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Weighted Shortest Job First: Using and Calculating WSJF

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Weighted shortest job first (WSJF) acts as a model to prioritize a stream of tasks. For example, a DevOps team often manages multiple initiatives or projects. How does the team know what initiatives they should prioritize?

The WSJF model helps them calculate a score for each initiative. Next, they can sort the initiatives by the scores into a sequence so they know how to prioritize their initiatives. The calculation itself takes as input the cost of delay and either the job duration or the job size.

Let’s first discuss where the WSJF model comes from and why it matters. Further on, we’ll explain how to use the model to prioritize your tasks.

Defining the Weighted Shortest Job First Model

Dean Leffingwell published various books on scaling software agility and agile software requirements, and created the Scaled Agile Framework (SAFe).

SAFe includes a section about the WSJF model, which is commonly used by agile teams to prioritize tasks. For a DevOps team, it’s a great method for sorting initiatives based on priority as a function of the business value they add. In other words, a DevOps team can maximize the value they deliver for each sprint.

The agile framework describes sprints as a great way to continuously create value in short cycles. However, it’s not clear how to prioritize tasks that are included in each sprint. To bring this clarity, the WSJF model helps teams pinpoint tasks that should be tackled first.

Therefore, the WSJF model helps DevOps teams manage a continuous stream of tasks. It’s not always straightforward to know which tasks to prioritize. The team has to take into account the business value a particular project returns for the organization, the resources needed to tackle the initiative, and other factors.

Let’s take a look at various benefits your team enjoys when utilizing the WSJF model.

Benefits of the Weighted Shortest Job First Model

Here are three reasons why the WSJF model is important for an organization’s prioritizing efforts.

1. More Accurate Prioritization Scores

First of all, the WSJF model provides your organization with a systematic approach to calculating scores for initiatives. You become better and better at prioritizing initiatives the more you practice it. You learn things like what tasks deliver what kind of business value, and the relative risk of one initiative versus another. This means you’ll get more accurate scores the more you use WSJF. In the end, the goal is to make better-informed decisions.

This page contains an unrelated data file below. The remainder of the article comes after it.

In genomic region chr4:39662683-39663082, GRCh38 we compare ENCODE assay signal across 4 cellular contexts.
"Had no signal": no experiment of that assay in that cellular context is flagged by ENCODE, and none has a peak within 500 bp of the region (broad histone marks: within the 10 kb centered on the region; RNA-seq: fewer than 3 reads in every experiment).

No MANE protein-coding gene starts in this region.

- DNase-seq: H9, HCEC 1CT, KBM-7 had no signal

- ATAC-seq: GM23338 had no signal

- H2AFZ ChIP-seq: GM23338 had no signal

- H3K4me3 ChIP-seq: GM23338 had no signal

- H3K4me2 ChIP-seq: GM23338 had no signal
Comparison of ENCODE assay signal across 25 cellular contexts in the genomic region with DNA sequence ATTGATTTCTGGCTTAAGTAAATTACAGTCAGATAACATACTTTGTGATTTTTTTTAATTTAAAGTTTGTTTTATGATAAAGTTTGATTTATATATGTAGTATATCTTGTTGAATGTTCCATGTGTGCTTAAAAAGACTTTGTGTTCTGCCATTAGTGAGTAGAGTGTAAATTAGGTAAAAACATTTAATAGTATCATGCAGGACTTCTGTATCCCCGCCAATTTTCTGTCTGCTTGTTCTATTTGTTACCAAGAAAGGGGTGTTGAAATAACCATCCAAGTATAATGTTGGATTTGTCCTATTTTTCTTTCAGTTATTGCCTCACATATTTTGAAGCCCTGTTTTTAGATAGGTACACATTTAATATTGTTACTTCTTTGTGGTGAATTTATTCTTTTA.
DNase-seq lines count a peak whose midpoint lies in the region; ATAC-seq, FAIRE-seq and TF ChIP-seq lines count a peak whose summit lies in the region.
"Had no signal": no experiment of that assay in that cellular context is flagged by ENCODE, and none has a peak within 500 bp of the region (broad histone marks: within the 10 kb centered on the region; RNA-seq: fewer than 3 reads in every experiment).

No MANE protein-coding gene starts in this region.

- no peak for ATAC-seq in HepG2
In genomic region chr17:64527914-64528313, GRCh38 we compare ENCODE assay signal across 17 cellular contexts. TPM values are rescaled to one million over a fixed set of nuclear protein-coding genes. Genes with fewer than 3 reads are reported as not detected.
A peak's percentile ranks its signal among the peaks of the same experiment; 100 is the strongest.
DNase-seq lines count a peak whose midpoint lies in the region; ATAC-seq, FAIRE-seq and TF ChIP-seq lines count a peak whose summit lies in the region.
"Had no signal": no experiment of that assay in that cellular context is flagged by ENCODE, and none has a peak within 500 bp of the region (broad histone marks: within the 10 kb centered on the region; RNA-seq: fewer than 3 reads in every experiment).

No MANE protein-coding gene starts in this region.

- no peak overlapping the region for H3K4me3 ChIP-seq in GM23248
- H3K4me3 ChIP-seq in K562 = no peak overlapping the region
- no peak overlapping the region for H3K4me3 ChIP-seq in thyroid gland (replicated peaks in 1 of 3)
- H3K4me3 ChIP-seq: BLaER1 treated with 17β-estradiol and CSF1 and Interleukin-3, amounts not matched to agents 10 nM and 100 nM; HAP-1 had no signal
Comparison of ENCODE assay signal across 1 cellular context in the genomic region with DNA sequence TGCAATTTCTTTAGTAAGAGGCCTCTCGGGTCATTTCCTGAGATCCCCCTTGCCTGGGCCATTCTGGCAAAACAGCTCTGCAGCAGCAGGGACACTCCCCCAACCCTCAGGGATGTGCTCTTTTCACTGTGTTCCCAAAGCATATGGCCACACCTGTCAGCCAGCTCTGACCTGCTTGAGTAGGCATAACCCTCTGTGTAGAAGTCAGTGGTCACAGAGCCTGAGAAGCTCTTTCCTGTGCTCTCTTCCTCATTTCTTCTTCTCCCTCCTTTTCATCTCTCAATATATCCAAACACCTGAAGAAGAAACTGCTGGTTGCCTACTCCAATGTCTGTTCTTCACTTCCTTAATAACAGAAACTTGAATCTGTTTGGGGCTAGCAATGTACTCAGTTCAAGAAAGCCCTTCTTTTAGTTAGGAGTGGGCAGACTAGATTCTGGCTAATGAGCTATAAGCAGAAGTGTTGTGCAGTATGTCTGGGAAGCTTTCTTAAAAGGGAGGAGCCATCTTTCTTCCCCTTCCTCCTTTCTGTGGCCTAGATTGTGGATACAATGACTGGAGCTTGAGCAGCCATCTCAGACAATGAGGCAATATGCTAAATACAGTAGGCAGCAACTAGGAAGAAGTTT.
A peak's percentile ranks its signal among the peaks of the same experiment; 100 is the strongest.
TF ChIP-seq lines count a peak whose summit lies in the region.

2. Better Resource Allocation

Knowing what efforts to prioritize allows you to better allocate resources to get the most business value. For example, based on WSJF scores, your DevOps team may decide to prioritize implementing Kubernetes to improve your company’s ability to scale its services. Therefore, your product manager knows they’ll have to allocate resources to support this project during the current and upcoming sprints. In other words, your team can better allocate resources to maximize productivity and value.

3. Easier Change Management

Change is inevitable. Priorities change and new initiatives are created. Therefore, the WSJF model allows you to recalculate scores when new initiatives are added or other changes occur at your company, and estimate the new urgency of each task.

For example, your DevOps team decides to start using Kubernetes as mentioned before, but should you include this new initiative in the next sprint? The WSJF model helps you calculate a prioritization score for this project so you’ll know whether including it the next sprint or the one after makes more sense.

How To Calculate the WSJF Score

The weighted shortest job first score consists of two inputs: cost of delay and job duration or job size. The formula is surprisingly simple, just divide the cost of delay score by the score for the job duration or size.

cost of delay / job duration

If you’re wondering how to calculate these scores for an initiative, let’s move on to the next section!

1. Calculate the Cost of Delay

Now that we know the formula for calculating the WSJF score, let’s learn how to calculate the cost of delay. According to the WSJF model, the cost of delay consists of three elements: